SPORTS with Patrick Townes
A game is a game. Madison Bumgarner of the Arizona Diamondbacks threw a complete game shutout and allowed no hits. Does that not sound weird to you? To limit the workload on players, baseball recently adopted a 7-inning game for double headers. The Inter County League has implemented this rule for years and it is a way to keep fans at the park all day. Of course, Major League Baseball empties the stadium in-between games. With rule changes such as this, there are certain rules and records that need to be established in the books. In this case, Major League Baseball does not count what Bumgarner did as an official no-hitter. Should it be? Absolutely.
The performance stands for a complete game and a win for his team. The rules were changed to shorten the games in a professional league, so simply put, the records should be accounted for. The game has changed so much over the years and in any sport, it is ever so difficult to compare performances from different eras. We keep hearing how important a win is in baseball. If a 7-inning game counts as a win that has the potential for a team to make or miss the playoffs, all the other performances and statistics should count as well. At the very least, a new record should be established for a 7-inning no-hitter. That is a middle ground that all should agree with. Of note, the Diamondbacks only gave up one hit during the double header against the Braves.
The Blue Jays are staying afloat in the American League East. The bullpen has proven to be a strong weapon so far out of the gate and Guerrero is hitting to his potential. Unfortunately for the team, defence is a different story. The errors will come back to haunt this club over an entire year if the sloppy play continues. It is very interesting how infield baseball players use very small gloves. Everyone likes to show their hands and to show how quick they can transfer from glove to hand. Unfortunately this means very little when you cannot catch the ball. If I was ever really struggling playing shortstop for example, I would switch to a larger glove until my confidence returned. The shift is a perfect example however that shows how stubborn major league players are and their unwillingness to change and adjust.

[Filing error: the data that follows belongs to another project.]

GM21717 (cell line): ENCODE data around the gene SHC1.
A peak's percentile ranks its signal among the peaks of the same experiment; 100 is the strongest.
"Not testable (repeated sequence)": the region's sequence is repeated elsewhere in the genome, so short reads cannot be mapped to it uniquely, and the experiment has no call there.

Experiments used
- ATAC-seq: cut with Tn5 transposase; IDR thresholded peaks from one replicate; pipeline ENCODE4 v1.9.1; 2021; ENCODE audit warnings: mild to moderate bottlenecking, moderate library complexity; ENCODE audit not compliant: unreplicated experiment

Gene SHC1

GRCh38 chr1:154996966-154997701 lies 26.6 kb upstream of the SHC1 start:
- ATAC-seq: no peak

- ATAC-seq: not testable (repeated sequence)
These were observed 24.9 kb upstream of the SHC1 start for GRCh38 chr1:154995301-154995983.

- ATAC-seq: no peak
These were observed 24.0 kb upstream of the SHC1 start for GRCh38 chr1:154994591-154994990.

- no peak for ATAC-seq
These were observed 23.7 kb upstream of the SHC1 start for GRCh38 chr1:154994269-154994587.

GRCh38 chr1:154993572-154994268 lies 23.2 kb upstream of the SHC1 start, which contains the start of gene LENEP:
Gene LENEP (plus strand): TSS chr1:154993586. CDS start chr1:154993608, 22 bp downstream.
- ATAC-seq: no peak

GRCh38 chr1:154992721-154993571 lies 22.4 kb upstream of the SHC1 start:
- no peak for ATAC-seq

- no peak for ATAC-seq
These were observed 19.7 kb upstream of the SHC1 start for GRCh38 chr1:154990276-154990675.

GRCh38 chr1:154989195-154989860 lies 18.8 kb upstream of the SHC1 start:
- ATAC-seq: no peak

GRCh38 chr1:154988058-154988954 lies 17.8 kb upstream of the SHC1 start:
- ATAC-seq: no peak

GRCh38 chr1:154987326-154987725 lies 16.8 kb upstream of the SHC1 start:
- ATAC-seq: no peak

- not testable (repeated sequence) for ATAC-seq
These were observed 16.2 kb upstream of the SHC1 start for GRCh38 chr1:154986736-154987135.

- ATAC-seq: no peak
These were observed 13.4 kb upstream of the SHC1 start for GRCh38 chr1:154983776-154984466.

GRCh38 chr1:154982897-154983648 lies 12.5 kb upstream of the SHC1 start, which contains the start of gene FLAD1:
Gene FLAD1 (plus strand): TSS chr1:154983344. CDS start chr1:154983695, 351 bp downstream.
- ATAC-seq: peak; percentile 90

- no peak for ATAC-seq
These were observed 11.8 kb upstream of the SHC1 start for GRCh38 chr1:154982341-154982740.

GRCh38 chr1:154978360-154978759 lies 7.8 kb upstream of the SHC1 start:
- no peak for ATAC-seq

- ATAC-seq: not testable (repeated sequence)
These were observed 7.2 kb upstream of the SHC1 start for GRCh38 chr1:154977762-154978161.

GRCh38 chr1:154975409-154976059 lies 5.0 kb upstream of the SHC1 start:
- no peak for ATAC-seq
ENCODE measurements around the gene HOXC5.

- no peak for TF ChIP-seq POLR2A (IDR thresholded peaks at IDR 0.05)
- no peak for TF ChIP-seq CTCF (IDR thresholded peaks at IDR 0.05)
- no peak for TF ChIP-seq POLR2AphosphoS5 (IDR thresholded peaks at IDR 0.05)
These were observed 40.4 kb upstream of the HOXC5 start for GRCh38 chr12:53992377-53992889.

The Barrie Baycats and the InterCounty Baseball League are planning to play this season but it will depend on how many people have been vaccinated and the numbers of positive tests in the coming month or two.
On March 16th the Baycats announced that the season would start at the beginning of June and the capacity for home games would be 250 with season ticket holders having first chance to enter the stadium 15 minutes before game time. If the 250 limit was not met with season ticket holders at that time, single game tickets would be sold. The season with playoffs would run into late September. If the season was to be cancelled, season ticket holders would get a complete refund.
But on April 26, the league announced that they will not likely start in early June. They are committed to some kind of schedule in 2021 especially after losing the whole 2020 season. Again, this will depend on the vaccinated numbers, the government restrictions and the number of cases in the province. The teams are gate-driven to pay expenses so if there are no fans in the stands, the 2021 season will not happen.
We can only hope that we beat this terrible virus so we can get back to a “normal” life before we all go crazy!
Aboriginal Influence on Modern Sports
It shouldn’t be a surprise that a number of modern sports originated within the Aboriginal communities. Canadians call the sports their own, but should remember where they first saw them.
The snowshoe, toboggan, lacrosse stick and canoe were all adopted by early European settlers as the Coureurs Des Bois and Voyageurs brought them back from trading encounters.
The Aboriginal communities used the games as training for their youth. The skills learned translated into real life and survival. It also developed an understanding of their limitations of their skills, like how far they could throw or run.
Archery, spear throwing, racing on foot or canoe and wrestling were all activities that developed ability. Some playing fields were over a kilometer long and warriors played the games building their hunting and war stamina.